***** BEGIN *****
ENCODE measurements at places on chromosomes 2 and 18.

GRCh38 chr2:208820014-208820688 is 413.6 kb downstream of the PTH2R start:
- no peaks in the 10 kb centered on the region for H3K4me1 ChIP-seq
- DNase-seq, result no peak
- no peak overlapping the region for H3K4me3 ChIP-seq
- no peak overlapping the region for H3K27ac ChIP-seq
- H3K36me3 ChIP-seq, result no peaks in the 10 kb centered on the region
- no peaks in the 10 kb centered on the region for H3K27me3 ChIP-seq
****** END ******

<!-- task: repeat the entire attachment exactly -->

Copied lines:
ENCODE measurements at places on chromosomes 2 and 18.

GRCh38 chr2:208820014-208820688 is 413.6 kb downstream of the PTH2R start:
- no peaks in the 10 kb centered on the region for H3K4me1 ChIP-seq
- DNase-seq, result no peak
- no peak overlapping the region for H3K4me3 ChIP-seq
- no peak overlapping the region for H3K27ac ChIP-seq
- H3K36me3 ChIP-seq, result no peaks in the 10 kb centered on the region
- no peaks in the 10 kb centered on the region for H3K27me3 ChIP-seq